How Rehabilitation and Therapy Help Seniors with Parkinson’s Disease
What Is Parkinson’s Disease?
Parkinson’s is a progressive, neurodegenerative disorder that occurs when nerve cells in the substantia nigra area of the brain produce less dopamine — causing movement problems in the body. But we know that Parkinson’s disease is more than that simple definition. It affects nearly every aspect of a person’s life. It is a condition that brings physical challenges: tremors, a slowing and tightening of movement, muscle rigidity, and balance problems. A diagnosis may also bring mental and emotional challenges like depression, anxiety, trauma and sleep disorders. Additionally, people living with Parkinson’s often also experience nonmotor symptoms like postural instability, pain, speech impairment, difficulty swallowing and intestinal irregularity. A successful Parkinson’s treatment plan integrates all facets of the disease and provides comprehensive strategies for addressing each one.
How Can Neurorehabilitation Help?
Neurorehabilitation is a treatment program for people with disorders of the nervous system. The goal of neurological rehabilitation is to reduce symptoms, improve functionality, and elevate the quality of life for the patient. Therefore, this overarching approach to treatment encompasses many individual types of therapy, including speech therapy, physical therapy, and occupational therapy.
Difficulties with speaking and swallowing can accompany a Parkinson’s diagnosis, but a good speech therapist can help individuals create solutions, no matter what stage of the disease they’re in. They may share practical tactics to overcome speech impairment, such as over-articulation, a slower pace, shorter phrases or vocal rest. They may also be able to direct patients to devices that can ease some of the strain, like an amplifier, a palatal lift or a voice synthesizer.One example of a popular speech treatment is Lee Silverman Voice Treatment (LSVT®) LOUD, which consists of a series of exercises that strengthen the patient’s voice box. This particular brand of speech therapy uses “loudness training” to stimulate the motor system and elevate normal speech to a healthy volume.
The impacts of Parkinson’s disease can leave people feeling physically weak and unbalanced. Physical therapy can help people with Parkinson’s increase their strength, range of motion and balance. Therapists can recommend different types of fitness depending on what stage of the disease the individual is in. Because Parkinson’s is a neurological disease, it affects some of the hard-wired motions people take for granted, like their gait when they’re walking or swinging their arms with each step. A physical therapist can help patients work through the right kinds of exercises to combat these symptoms.LSVT BIG is a complementary treatment to LSVT LOUD, but it focuses on movement instead of voice projection. This therapy employs exaggerated movements to slow the onset of hypokinesia, the gradual decrease of muscular movement that results from Parkinson’s disease. Practicing broad, sweeping gestures can preserve range of motion for longer periods of time.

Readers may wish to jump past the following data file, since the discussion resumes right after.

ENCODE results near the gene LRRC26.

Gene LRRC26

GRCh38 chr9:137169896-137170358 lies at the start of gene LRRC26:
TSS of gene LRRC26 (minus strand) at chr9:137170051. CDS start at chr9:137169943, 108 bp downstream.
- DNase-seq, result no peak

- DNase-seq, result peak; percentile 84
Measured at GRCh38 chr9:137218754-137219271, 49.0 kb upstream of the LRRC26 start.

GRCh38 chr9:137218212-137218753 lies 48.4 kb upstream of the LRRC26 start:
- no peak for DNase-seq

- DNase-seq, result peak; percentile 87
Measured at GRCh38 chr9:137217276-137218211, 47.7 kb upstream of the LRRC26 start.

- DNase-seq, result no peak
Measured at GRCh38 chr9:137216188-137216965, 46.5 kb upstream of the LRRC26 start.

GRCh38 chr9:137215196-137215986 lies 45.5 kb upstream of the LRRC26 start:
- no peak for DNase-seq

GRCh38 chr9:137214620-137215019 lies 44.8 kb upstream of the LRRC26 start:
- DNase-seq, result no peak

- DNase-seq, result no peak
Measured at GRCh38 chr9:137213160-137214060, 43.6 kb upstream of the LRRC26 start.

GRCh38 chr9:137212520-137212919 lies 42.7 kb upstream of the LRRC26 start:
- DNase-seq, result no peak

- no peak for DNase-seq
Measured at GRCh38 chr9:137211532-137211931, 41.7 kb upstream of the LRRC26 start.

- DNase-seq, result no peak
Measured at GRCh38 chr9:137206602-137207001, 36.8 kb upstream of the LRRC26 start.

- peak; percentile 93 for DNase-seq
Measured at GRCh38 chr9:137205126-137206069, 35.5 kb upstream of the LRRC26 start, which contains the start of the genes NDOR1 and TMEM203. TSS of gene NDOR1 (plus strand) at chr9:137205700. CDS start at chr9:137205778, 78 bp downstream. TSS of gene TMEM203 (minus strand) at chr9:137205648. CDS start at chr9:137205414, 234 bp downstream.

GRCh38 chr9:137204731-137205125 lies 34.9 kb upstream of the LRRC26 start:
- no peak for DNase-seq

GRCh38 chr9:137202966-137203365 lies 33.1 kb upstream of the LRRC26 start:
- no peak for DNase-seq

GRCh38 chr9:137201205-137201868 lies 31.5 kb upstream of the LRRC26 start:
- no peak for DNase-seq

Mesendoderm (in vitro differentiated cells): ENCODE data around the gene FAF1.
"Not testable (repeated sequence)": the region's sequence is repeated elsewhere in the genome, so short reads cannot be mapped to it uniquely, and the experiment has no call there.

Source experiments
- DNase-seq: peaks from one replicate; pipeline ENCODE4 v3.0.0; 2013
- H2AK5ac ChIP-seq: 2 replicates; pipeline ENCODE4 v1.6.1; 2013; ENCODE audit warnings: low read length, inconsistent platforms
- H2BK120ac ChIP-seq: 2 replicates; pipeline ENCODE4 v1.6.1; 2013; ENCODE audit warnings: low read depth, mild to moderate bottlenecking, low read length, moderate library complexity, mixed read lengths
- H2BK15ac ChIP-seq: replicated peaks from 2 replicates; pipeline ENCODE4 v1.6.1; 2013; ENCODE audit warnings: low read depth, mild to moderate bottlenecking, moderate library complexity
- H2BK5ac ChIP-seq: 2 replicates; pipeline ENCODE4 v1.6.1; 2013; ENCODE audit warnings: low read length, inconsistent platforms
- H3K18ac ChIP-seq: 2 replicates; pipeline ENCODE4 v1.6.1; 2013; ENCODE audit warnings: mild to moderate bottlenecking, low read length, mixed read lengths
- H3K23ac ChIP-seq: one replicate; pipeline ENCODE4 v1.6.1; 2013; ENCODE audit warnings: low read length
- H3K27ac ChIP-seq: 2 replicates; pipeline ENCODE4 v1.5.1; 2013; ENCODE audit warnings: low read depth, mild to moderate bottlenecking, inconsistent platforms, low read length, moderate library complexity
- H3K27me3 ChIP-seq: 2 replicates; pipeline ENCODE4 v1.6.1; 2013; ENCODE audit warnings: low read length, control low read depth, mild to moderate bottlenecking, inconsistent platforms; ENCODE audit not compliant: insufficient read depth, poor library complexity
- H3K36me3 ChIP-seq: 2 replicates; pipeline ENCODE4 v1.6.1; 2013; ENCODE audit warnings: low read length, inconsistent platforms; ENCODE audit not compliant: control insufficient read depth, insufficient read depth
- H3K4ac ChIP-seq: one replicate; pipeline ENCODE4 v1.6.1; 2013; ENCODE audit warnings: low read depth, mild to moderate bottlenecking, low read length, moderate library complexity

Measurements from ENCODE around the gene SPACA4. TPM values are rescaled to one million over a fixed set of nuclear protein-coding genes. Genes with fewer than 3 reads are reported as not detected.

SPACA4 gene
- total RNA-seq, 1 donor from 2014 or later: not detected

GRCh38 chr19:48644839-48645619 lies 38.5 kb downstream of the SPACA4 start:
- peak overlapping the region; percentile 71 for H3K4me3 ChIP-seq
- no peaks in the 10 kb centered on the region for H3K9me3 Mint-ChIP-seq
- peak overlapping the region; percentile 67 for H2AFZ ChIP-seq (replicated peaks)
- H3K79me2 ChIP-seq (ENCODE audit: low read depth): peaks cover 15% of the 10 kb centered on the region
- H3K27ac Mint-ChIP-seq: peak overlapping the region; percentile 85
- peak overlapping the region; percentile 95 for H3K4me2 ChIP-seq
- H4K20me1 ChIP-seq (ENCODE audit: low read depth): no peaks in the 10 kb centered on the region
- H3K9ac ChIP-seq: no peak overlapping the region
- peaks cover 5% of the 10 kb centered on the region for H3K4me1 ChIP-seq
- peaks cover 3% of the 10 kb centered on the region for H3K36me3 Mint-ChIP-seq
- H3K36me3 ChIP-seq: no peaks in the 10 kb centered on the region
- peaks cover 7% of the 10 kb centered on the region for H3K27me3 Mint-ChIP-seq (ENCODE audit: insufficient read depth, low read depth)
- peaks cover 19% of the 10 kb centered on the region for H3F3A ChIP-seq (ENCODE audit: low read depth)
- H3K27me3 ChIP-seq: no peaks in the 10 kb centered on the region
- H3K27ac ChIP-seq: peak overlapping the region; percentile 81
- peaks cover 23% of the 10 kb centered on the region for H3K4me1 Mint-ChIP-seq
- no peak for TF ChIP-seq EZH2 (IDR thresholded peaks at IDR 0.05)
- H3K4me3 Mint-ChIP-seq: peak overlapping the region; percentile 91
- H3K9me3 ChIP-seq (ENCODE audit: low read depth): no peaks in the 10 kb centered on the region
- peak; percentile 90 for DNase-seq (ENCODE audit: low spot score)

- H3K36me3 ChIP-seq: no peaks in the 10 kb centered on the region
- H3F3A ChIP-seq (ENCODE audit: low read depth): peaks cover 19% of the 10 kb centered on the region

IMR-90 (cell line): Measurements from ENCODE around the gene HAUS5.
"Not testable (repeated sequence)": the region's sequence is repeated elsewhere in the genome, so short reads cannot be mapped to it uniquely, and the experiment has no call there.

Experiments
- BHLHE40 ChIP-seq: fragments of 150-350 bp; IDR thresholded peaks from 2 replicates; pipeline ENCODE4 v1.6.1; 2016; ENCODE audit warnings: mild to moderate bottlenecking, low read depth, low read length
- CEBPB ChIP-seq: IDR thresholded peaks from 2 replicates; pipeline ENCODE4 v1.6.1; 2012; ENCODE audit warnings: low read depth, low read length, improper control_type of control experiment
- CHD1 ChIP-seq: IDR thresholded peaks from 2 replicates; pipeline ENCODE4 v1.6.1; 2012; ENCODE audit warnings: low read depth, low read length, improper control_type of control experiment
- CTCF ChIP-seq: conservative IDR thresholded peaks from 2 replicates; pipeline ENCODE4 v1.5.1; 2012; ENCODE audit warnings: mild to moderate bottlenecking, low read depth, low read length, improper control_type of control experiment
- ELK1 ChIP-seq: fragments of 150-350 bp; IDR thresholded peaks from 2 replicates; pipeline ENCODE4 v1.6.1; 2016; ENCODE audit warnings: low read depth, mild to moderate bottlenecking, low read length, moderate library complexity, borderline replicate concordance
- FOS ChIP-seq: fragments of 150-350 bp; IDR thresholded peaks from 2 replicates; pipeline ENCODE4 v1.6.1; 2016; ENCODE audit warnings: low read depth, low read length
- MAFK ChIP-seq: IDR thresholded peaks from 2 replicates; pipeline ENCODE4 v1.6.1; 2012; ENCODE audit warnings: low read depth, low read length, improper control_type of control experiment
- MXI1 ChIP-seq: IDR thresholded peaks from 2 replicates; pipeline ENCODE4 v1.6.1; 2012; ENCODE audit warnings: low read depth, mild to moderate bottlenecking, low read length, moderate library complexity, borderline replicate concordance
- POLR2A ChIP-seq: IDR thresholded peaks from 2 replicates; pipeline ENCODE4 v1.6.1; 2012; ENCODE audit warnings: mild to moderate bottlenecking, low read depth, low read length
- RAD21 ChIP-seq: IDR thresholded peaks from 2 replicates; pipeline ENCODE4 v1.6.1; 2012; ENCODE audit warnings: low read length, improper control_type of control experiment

Occupational therapists help people with Parkinson’s disease tailor the world around them to their abilities so they can stay as independent as possible. Everything from vehicle modifications to cooking techniques to dressing and grooming aids fall under an occupational therapist’s purview. Therapists can offer guidance for fatigue management, eating and drinking, and personal care routines. With the right instruction and helpful tools, occupational therapy helps people with Parkinson’s disease continue to participate meaningfully in their everyday lives.
Rehabilitation at Cypress Village
At Cypress Village, we know the importance of great rehabilitation services. We have a team of specialists who perform remarkable Parkinson’s treatment every day. In fact, our skilled therapy team won the U.S. Best Nursing Home Short Stay Award for 2019-2020. This award is just one sign of the passion and dedication the team shows to their work and their patients.